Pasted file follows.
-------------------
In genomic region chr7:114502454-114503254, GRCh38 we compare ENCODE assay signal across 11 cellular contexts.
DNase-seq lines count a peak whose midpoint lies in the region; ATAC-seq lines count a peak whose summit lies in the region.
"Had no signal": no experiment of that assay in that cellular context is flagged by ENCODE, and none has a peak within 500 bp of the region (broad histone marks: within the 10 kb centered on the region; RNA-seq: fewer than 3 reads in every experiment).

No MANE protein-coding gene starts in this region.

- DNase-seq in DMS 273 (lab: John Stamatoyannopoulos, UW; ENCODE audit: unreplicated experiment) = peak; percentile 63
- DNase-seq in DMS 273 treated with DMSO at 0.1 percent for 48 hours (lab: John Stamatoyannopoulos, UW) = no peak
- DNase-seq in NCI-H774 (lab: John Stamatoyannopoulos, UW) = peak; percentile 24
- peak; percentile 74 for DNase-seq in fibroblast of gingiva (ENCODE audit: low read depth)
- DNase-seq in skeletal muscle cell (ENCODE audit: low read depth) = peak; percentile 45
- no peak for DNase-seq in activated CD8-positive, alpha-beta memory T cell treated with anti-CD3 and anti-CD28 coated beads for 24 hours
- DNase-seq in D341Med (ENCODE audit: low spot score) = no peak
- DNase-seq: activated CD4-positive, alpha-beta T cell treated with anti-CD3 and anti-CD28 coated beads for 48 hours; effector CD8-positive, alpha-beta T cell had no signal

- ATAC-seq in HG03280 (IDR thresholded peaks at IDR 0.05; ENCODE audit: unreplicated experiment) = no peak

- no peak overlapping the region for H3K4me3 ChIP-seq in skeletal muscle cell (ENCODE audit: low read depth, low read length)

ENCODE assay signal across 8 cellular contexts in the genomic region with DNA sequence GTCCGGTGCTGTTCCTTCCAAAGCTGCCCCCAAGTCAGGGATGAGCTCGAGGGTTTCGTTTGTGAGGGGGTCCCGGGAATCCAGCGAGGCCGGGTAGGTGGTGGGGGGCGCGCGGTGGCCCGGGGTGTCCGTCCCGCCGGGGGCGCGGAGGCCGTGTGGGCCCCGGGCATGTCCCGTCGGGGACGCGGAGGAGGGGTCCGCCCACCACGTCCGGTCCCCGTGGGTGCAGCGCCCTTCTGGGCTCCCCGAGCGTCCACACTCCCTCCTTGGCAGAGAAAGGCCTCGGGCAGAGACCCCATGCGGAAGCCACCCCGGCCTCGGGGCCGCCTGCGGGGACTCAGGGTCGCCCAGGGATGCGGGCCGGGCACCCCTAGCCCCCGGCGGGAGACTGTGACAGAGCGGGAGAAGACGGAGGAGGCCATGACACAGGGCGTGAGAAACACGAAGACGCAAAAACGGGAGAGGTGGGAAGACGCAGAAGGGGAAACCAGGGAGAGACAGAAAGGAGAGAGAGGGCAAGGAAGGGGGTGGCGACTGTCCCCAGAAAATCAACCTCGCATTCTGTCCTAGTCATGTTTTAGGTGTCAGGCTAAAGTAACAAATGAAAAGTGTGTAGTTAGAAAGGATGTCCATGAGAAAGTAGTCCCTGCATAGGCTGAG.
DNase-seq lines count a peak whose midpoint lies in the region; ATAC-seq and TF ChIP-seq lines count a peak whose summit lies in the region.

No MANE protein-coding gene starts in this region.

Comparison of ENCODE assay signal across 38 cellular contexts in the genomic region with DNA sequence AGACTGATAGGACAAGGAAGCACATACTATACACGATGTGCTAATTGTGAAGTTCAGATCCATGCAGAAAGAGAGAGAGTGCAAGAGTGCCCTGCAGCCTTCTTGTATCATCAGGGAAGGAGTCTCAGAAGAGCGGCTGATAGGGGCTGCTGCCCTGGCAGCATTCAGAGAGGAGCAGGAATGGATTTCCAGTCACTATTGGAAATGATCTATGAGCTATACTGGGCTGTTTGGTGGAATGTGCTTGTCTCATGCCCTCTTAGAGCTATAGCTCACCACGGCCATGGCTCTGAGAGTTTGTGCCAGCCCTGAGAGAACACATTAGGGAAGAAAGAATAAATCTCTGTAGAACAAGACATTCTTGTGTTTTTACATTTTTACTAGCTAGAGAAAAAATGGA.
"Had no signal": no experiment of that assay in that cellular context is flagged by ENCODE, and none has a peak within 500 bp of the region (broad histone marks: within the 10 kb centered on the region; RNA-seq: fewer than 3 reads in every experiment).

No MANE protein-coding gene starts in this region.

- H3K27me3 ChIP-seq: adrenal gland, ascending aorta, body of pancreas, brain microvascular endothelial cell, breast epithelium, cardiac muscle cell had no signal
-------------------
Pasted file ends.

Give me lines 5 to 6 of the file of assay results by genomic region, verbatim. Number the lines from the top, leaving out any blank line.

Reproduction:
- DNase-seq in DMS 273 (lab: John Stamatoyannopoulos, UW; ENCODE audit: unreplicated experiment) = peak; percentile 63
- DNase-seq in DMS 273 treated with DMSO at 0.1 percent for 48 hours (lab: John Stamatoyannopoulos, UW) = no peak